This is my tenth year living in Baltimore and my feelings remain complicated. Born and bred in Harford County I grew up in rural-suburbia. I went to college right outside New York City which is more urban-suburbia, then I migrated to Los Angeles which is posh-suburbia with urban options (i.e. fantastic music scene and every major musical/dance/play production, always touched down there). Post-LA I landed back in Harford County, Maryland– Aberdeen to be specific. It had the bonus of including my family but socially it is/was a snooze. Walmart, Target, McDonald’s and Panera do not a social life make, especially for anyone who has left its borders. Many nights I nursed my boredom at the Perryman VFW where Aunt P worked; she was good for conversation and a tasty beverage. A couple of years back from LA and I began commuting to Baltimore for work; it took one major hangover to convince me to move there.
I like to blame my friend T. I met her through my cousin, who’d left a void when she moved to Texas. T and I began hanging on our own and struck up a friendship. That Baltimore to Harford County commute was so rugged I started stopping off at her pad in Rosedale (Baltimore Co) to break up the traffic-clogged ride home. One traffic jam led to another and next thing I know we had a regular happy hour going. One particular weekday, post one of our epic happy hour evenings filled with then-popular Grey Goose apple martinis, I stumbled outside for lunch. It was early fall. I quelled my rising nausea with a deep inhale of fresh air, setting off west on Centre Street passing the Walter’s Art Museum then heading south on Cathedral Street, trudging up the hill my light jacket pulled tight against the cool-in-the-shade feel of the tree-lined block. Cresting the hill I stopped in front of a darling row-house with a unique shape that rounded the corner to the smaller alley Hamilton Street. In the bay window was an 8×11 For Rent sign. I’d been playing around with the idea of moving to the city, checking out an apartment here and there but my desire for rent $700 or less was proving unlikely. In the quiet of this gorgeous block doubt plagued me, thankfully common sense saved me. What do you have to lose? So I knocked on the red door (I love red) and was buzzed in by the building owner’s secretary Barbara. I cut to the chase.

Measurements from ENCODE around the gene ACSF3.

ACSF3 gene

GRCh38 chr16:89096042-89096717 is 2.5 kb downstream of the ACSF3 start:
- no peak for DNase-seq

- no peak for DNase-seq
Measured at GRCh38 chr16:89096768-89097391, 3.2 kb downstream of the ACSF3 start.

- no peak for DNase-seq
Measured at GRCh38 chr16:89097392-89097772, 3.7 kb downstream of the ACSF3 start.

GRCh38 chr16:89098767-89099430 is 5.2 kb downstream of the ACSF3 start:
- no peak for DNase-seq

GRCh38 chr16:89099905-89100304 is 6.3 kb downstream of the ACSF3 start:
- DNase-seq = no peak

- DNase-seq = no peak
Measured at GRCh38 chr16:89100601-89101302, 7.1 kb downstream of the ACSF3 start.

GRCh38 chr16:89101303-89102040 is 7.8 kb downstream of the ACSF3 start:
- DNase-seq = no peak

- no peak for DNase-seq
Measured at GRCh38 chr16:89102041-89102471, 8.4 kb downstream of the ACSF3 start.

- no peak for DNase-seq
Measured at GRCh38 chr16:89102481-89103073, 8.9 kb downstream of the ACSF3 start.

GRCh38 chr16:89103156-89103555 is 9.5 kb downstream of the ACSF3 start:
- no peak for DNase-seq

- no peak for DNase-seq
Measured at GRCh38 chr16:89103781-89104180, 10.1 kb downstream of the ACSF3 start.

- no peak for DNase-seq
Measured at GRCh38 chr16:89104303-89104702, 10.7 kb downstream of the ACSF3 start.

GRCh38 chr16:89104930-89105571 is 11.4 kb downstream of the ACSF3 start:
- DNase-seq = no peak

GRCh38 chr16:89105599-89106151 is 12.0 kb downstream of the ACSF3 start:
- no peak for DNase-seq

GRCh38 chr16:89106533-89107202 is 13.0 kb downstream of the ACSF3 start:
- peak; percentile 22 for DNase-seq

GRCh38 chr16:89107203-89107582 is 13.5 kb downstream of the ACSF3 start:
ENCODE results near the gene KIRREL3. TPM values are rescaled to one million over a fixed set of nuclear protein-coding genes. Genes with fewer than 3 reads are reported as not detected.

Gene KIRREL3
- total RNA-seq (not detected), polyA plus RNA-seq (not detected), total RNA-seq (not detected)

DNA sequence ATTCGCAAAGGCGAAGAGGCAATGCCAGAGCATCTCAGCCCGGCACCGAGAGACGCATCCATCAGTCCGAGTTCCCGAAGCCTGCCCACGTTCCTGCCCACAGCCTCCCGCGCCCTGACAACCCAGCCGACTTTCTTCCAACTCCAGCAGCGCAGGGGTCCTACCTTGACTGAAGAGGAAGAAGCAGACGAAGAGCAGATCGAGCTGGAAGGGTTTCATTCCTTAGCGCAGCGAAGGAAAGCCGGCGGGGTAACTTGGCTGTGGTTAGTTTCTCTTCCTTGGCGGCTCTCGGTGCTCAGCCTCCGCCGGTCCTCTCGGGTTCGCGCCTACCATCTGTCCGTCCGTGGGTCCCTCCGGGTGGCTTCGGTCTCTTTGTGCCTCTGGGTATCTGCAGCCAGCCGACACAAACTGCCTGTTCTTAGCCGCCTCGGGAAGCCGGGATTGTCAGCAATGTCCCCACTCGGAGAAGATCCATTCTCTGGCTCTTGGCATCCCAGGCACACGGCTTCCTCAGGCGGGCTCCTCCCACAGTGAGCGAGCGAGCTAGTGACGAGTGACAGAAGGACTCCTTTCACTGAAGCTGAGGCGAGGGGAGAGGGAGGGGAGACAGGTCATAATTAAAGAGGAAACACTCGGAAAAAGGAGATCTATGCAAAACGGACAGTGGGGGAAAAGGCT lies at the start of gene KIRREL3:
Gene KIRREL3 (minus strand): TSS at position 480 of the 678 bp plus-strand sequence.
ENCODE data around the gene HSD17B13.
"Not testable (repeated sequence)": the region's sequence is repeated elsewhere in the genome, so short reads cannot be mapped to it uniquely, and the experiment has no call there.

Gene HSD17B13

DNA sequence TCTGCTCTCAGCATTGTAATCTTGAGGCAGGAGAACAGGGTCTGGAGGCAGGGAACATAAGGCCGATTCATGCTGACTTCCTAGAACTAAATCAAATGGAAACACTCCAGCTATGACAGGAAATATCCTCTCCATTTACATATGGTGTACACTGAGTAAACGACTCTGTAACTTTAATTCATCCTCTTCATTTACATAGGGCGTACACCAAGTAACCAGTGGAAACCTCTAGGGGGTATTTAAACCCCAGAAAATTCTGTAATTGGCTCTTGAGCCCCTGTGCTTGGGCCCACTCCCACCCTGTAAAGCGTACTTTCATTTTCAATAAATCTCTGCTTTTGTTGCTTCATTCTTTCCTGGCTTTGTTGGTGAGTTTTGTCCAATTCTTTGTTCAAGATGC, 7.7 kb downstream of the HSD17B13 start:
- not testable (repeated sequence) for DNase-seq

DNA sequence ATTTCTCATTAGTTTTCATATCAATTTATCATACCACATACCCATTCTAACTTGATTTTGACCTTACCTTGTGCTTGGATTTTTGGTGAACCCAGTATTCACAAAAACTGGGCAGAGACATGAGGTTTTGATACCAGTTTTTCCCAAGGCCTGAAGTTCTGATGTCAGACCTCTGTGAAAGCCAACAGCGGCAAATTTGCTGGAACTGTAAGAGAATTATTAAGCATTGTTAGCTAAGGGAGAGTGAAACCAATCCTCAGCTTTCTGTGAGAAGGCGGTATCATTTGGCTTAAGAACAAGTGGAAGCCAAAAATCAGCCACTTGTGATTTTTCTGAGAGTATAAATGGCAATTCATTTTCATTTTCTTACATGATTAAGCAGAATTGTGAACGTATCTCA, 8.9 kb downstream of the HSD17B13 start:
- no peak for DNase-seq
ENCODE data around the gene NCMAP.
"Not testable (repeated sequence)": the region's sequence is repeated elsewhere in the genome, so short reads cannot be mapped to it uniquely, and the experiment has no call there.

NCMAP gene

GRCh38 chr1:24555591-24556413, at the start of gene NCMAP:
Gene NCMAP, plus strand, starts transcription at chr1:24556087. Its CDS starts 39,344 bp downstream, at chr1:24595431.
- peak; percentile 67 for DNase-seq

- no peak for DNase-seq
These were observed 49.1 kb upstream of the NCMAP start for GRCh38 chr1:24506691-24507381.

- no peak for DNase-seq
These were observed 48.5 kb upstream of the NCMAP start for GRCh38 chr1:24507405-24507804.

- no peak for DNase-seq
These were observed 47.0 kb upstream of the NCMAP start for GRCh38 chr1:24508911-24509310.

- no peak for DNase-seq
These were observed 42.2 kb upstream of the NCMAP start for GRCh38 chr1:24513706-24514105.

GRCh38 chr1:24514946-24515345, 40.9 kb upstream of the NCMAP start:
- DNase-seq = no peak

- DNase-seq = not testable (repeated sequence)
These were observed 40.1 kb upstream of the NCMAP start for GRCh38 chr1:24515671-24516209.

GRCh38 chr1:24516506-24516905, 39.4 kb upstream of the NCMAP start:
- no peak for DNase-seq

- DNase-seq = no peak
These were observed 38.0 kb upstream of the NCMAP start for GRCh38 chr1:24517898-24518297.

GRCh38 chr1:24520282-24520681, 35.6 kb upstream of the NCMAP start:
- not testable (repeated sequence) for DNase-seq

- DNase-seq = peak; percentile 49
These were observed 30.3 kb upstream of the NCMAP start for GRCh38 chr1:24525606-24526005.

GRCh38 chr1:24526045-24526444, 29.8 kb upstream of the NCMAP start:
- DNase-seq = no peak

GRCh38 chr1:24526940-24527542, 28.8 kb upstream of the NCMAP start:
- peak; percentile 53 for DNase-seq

“How much is the rent?”
“We have two apartments: the basement and the second floor. The basement is a studio for $500 a month and the other is kind of a one-bedroom for $550. Do you want to see?”
Of course I wanted to see. Upstairs was weird all right; the kitchen was in what appeared to be a hallway anchored by a bathroom on one end and a huge room on the other. That room was supposed to function as a bedroom and living room but it would have taken some creative curtain hanging or more costly track laying for screens. Downstairs the basement apartment was a charmer although it was a bit dark. The well-situated studio was perfect with recessed refrigerator facing the kitchen rather than the general living area, plus there was a hallway (with a door!) with a small office on one side (my dresser and desk would work there!) and a sizeable bathroom (mini-me shower height? who cares, I’m 5’4”). My heart surged when confronted with sturdy built-in white-washed bookshelves tucked into what I imagined to be my reading nook. There was even space under the large living room window for a dining room table that could seat four. Granted that window was half underground but it still boasted great views of Baltimore’s canine community and pedestrian shoe styles. The piece de resistance was the backyard, the brick-walled secret garden. Weeds left over from the summer months sprung from patio bricks but the beauty therein was an afternoon of yard work away. The gate to the patio opened right on Cathedral. The brick wall about seven feet tall. The alley behind Hamilton connecting all the back yards/patios was clean and locked on the other end.
“Is this a community back yard for the building?” I asked Barbara.
“Nope, you are the only one who would have a key.”
It hadn’t escaped me that both Barbara and I were speaking as if this apartment was mine. I quickly ran my stats: I commuted from Harford County, worked around the corner at George Peabody Library and could deliver half of the $500 security deposit to her the next day and supply the rest on payday the following week.
“Call me Barb.”
We had a deal.
I lived in that apartment for nine years. It was in that apartment that I experienced solo living. For the first time ever I wasn’t living with my family or with roommates. I moved in at 29 and left at 37. During that time I dealt with heartbreak—my boyfriend moved away; death– my father died suddenly and illness—an older and younger brother were hospitalized for various surgeries and illnesses. I had some beautiful too, hanging with friends under a clear full moon and hidden stars on the patio; smoking a cigarette under the backdoor awning while watching snow fall; enjoying the scent of the rose honey suckle bushes and hosting a massive 4th of July party one year, somehow fit the rotating cast of friends and family in my little spot. I miss my little honeycomb hideout (thanks J!).